When Law Enforcement Plants Evidence in a Crime Scene
In the spring of 2016, a former Kenosha police officer pleaded guilty to felony charges stemming from planting evidence the year prior, according to Fox6Now. He had planted a bullet and ID card in the backpack of a murder suspect in 2014. The officer, who resigned in 2015, was charged with failing to perform known duty and misconduct in office. Fortunately, in this scenario, the officer was caught and his actions did not send an innocent person to prison, which is not always the case.
False evidence is anything that has been created or forged for the purpose of incriminating a suspect. However, the use of fabricated evidence goes both ways. False evidence can also be used to help “prove” a defendant’s innocence. False evidence may be created by the police, an attorney, or anyone else that wishes for a decision to be made in their favor.
Obstruction of Justice
Planting evidence or falsifying evidence is a crime in Illinois. According to statute 720 ILCS 5/31-4, a person commits obstruction of justice when they act with the “intent to prevent the apprehension or obstruct the prosecution or defense of any person” by destroying, altering, concealing, disguising evidence, planting false evidence or furnishing false information. Obstruction of justice is a class 4 felony in Illinois, which is punishable by one to three years in prison. While originally sentenced to one year in prison, the former police officer’s sentence for obstruction of justice was replaced with one year of probation and 80 hours of community service.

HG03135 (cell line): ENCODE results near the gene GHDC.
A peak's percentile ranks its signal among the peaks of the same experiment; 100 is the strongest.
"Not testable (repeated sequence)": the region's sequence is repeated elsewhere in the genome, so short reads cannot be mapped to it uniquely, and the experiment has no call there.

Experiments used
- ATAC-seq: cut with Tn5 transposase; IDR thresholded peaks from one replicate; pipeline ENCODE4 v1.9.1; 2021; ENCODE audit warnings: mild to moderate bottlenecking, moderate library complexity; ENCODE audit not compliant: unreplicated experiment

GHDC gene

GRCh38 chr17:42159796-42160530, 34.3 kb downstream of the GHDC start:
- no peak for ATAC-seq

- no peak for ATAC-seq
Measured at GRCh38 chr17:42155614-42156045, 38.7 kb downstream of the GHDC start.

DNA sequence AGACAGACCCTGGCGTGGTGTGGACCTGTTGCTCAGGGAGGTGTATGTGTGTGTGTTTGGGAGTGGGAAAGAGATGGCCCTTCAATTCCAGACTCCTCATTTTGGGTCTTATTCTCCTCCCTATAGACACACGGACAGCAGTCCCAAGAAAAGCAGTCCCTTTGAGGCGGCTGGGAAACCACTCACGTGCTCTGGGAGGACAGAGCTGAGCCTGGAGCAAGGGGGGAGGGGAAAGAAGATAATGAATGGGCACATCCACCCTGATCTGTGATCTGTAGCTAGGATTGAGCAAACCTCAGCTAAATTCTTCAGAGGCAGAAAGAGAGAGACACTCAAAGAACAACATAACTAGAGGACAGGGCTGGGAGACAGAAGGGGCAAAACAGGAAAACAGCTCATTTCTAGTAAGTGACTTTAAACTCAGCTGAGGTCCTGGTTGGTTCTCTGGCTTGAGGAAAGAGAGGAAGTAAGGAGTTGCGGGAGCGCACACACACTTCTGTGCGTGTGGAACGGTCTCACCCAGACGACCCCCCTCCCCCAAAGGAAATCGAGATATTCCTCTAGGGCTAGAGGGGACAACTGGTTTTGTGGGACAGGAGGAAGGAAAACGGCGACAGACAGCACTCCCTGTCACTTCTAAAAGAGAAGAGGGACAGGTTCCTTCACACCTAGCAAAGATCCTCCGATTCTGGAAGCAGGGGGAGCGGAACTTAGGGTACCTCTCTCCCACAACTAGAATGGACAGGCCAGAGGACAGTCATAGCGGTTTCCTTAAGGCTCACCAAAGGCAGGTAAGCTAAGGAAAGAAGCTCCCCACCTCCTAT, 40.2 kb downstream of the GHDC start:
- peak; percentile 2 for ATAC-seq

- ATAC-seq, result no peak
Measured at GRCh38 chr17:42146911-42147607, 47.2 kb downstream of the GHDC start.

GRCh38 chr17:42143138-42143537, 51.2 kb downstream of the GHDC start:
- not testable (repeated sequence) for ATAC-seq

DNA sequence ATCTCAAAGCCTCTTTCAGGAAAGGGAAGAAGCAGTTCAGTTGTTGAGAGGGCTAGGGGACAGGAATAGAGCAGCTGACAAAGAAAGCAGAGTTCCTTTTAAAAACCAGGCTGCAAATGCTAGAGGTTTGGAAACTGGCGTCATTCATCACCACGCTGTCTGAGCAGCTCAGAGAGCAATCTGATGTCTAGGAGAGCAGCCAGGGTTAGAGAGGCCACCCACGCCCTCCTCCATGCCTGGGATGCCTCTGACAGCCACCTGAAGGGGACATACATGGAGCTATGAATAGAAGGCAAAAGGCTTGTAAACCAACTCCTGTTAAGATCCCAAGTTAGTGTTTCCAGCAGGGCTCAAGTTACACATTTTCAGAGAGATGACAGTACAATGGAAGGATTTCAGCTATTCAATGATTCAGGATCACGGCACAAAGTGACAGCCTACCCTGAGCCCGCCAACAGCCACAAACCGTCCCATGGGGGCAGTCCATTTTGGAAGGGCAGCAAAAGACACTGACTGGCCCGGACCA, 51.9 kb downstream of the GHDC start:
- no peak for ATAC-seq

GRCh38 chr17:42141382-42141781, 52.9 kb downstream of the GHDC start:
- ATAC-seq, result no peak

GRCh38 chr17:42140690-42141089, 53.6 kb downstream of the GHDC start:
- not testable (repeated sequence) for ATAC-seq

Illegally Gathered Evidence is Admissible
An attorney can have evidence thrown out if it was collected illegally, or in violation of the Fourth Amendment. In most cases, evidence that is gathered illegally and cannot be used stemmed from an illegal search of a person’s home or their person. For example, if your home was subject to an illegal search and the police did not have a warrant, any drugs that they found cannot be used as evidence if your attorney files a motion to suppress that evidence.
Call a Naperville, Illinois Criminal Defense Attorney Today
Proving that evidence or drugs were planted can be incredibly difficult. Finding evidence of false evidence is rare, but is possible, and has become more and more common throughout the war on drugs. The court will generally believe a law enforcement agent’s word over that of the defendant’s. However, if you believe that evidence has been planted or tampered with, or that evidence has been forged, it is important to act quickly with your attorney. Call the experienced Naperville criminal defense attorneys of Law Office of Glenn M. Sowa, LLC today for assistance.